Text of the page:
Mention the word Epidemiology and instantly my mind conjures up the Centre for Disease Control (CDC) in America being swarmed by zombies or men in bright orange astronaut-type suits in The Crazies. While it’s true that it includes studying highly infectious diseases and how they spread (zombies and end of world scenarios aside!), it can be applied to any disease.
Having spent much of my time in the last year working on the data that was collected from our recent epidemiology study, I was keen to shout about the fact that the data is now ready for researchers to use. The analysis of this data will add great value to samples that we already have in our DNA Bank.
It’s been six months since the UK MND DNA Bank (DNA Bank) opened its doors to researchers around the world, so what has been happening to all those samples? Dr Lucy Smith, Research Information Administrator at the MND Association, explains:
The DNA Bank is the first UK biobank dedicated to MND and has 3000 samples under its roof. Over an 8 year period, blood samples were collected from people living with MND and their family members, together with unrelated controls. The DNA was extracted, and the entire collection is now stored and managed in partnership with BioBanking Solutions (BBS) at the University of Manchester. Important clinical information, such as gender and the age of onset of the people who gave the sample is also stored within the collection.
Alongside DNA, the DNA Bank also stores some cells lines at the European Collection of Cell Cultures (ECACC), Public Health England. The cell lines were made as a guarantee that the DNA supply wouldn’t run out, however the cell lines have become hugely important over recent years and are now a valuable resource themselves.
By 2011 the UK motor neurone disease (MND) DNA Bank had collected over 3,000 samples from people living with MND in the UK, their family members and healthy controls.
Several years since the first sample was taken, the MND Association can now proudly announce that the UK MND DNA Bank is ‘open for business’ to the worldwide MND research community.
The sun is leaving us, the nights are beginning to draw in and Christmas treats such as mince pies are beginning to fill the shops. MND researchers around the world, however, have been given an early Christmas present – the opening of the UK MND DNA Bank!
At present, the cause of MND is thought to be a combination of subtle genetics, lifestyle and environmental factors. We know a small number of these genetic factors, but not all of them, thus the Association created the UK MND DNA Bank. Back in 2003, co-ordinated by the three MND care centres (King’s College London, Sheffield and Birmingham) a multicentre collaboration across the UK invited people living with MND to participate in a project, which hopes to answer the question: What causes MND?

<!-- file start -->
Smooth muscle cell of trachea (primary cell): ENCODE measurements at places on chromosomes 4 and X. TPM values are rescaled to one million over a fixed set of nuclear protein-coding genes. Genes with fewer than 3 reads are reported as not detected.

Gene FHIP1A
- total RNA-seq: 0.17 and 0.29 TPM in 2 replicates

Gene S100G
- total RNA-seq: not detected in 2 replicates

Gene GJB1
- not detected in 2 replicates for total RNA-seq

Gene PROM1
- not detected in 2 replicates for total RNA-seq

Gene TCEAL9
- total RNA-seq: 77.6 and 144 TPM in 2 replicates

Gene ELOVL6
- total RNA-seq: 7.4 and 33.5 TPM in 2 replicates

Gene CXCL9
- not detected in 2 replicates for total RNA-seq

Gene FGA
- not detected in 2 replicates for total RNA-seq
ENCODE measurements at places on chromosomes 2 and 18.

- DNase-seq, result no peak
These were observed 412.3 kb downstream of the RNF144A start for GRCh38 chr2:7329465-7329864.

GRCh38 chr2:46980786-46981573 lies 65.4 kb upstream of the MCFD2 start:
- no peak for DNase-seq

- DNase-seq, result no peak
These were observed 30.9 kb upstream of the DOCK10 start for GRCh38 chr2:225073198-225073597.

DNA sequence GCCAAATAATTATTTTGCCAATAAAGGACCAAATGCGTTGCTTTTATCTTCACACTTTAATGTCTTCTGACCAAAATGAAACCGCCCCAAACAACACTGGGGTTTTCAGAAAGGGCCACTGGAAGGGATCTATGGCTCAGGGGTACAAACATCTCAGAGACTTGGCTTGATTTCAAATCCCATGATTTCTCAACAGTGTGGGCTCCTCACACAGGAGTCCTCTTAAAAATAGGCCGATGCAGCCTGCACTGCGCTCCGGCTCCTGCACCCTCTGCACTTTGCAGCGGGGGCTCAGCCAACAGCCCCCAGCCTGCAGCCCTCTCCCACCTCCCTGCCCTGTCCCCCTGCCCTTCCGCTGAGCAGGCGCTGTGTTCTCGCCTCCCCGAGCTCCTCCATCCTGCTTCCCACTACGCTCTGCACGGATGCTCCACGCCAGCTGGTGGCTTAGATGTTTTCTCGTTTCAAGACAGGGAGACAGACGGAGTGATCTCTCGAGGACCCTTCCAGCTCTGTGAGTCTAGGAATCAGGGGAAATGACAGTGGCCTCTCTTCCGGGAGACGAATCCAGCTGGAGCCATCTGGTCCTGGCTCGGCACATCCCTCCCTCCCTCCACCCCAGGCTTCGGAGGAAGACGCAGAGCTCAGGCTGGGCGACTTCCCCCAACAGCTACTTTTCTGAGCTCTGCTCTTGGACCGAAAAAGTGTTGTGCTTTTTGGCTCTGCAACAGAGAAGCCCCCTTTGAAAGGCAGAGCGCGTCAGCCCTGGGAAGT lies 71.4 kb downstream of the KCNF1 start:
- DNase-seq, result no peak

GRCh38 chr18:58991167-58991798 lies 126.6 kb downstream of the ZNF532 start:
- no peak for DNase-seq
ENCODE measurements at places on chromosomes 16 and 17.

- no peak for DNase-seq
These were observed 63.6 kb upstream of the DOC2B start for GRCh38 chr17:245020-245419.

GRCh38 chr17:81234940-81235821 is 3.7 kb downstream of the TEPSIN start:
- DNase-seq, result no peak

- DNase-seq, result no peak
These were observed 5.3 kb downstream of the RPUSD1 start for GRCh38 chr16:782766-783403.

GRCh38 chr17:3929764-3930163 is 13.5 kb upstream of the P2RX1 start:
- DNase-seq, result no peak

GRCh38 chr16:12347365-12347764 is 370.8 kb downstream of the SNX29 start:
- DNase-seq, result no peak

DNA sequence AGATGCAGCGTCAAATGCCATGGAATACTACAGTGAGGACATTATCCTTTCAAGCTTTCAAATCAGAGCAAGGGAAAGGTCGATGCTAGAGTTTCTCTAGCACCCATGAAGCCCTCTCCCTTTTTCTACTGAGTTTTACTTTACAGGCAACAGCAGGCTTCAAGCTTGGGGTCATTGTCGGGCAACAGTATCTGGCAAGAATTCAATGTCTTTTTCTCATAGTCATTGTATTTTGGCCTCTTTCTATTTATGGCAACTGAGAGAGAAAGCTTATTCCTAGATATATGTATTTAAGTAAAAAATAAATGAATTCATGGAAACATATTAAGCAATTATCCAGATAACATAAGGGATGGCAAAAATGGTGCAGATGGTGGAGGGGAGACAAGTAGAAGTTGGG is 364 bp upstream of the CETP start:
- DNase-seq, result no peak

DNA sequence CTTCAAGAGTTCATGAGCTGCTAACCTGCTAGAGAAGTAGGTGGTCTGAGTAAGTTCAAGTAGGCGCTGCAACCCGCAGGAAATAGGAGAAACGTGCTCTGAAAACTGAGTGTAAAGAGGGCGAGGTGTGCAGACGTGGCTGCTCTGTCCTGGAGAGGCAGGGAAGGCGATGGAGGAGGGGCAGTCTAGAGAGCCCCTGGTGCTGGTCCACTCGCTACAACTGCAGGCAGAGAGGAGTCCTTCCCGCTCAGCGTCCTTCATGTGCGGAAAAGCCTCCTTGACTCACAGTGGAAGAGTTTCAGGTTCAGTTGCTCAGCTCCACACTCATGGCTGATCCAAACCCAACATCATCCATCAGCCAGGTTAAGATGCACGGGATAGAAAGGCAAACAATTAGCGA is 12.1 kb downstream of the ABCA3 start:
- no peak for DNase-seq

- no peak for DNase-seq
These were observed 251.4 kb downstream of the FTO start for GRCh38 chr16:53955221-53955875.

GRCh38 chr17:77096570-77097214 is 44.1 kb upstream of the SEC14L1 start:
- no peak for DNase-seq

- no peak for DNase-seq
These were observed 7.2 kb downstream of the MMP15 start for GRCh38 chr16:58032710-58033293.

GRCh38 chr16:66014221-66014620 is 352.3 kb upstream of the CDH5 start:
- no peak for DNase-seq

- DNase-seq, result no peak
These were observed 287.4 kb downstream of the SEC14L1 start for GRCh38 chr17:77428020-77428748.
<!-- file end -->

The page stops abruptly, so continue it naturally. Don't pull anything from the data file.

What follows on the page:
Dr Johnathan Cooper-Knock from the Sheffield Institute for Translational Neuroscience (SITraN) has been awarded with the fifth Medical Research Council (MRC)/MND Association Lady Edith Wolfson Clinical Research Fellowship.
Through his three-year fellowship, Dr Cooper-Knock will use the MND Association’s DNA bank to study how recently discovered mistakes (known as mutations) in a gene called C9ORF72 can cause the disease.
Dr Johnathan Cooper Knock explains, “I believe that the genetics of MND are a key to understanding both the cause of the disease and how to treat it. The discovery of mutations in C9ORF72 are a great opportunity to get a hold on mechanisms of disease which has so far been elusive. I am excited by the opportunity my fellowship will give me to pursue this important discovery.
“By the end of my fellowship I aim to have contributed significantly to the understanding of disease mechanisms related to C9ORF72 dysfunction in MND. As a result I hope to have identified a number of therapeutic targets for development into new treatments by myself and others.”
C9ORF72: the facts so far
We know that a repeated six-letter code within a gene called C9ORF72 can cause MND and a related condition called fronto-temporal dementia (FTD) for approximately 40% of cases with a positive family history of MND and/or FTD.
Most genetic mistakes found in MND to date have been swaps of genetic letters, which can change the meaning of that part of the gene. The C9ORF72 genetic mistake on the other hand, is a repeat expansion. This means that six letters within the genetic code (CCCCGG) are repeated hundreds of times for people with C9ORF72 MND. In healthy individuals, this repeat is found about 30 times. We already know that the exact size of the repeat varies substantially between people with this genetic mistake. How this repeat causes MND and how the size of the repeat may affect disease progression is currently unknown but this is something that Dr Cooper-Knock wants to find out.
We also don’t know what role C9ORF72 normally has in the body. Even its name, which stands for ‘chromosome 9 open reading frame 72’ refers to where it is in the genetic code and not what it does. This isn’t unusual as it’s currently estimated that we have over 20,000 genes, and understandably, researchers haven’t yet found out what every one of these does – including C9ORF72.
So far, 96 journal articles have been published about C9ORF72 (by searching on Pubmed for C9ORF72). The oldest of these was published in 2011, and describes the original MND/FTD C9ORF72 finding. All subsequent articles on C9ORF72 have been of a direct consequence from this pivotal genetic discovery in the past year.
These 96 studies were focused on finding out how many people have the C9ORF72 genetic repeat and finding out what this mistake ‘looks like’ both clinically in terms of progression rates, age of onset and symptoms; and in terms of post-mortem findings to compare with other forms of MND. Coincidently, the most recent post-mortem and clinical C9ORF72 finding was authored by Dr Cooper-Knock (when searching for C9ORF72 and post mortem on PubMed).
It’s reassuring to know that researchers aren’t resting on their laurels with this genetic finding. There’s a huge international research effort in place to push forward our understanding of C9ORF72, with a number of our own newly funded projects, starting later this year, dedicated to creating new laboratory models of this genetic mistake to better understand how it can cause the disease.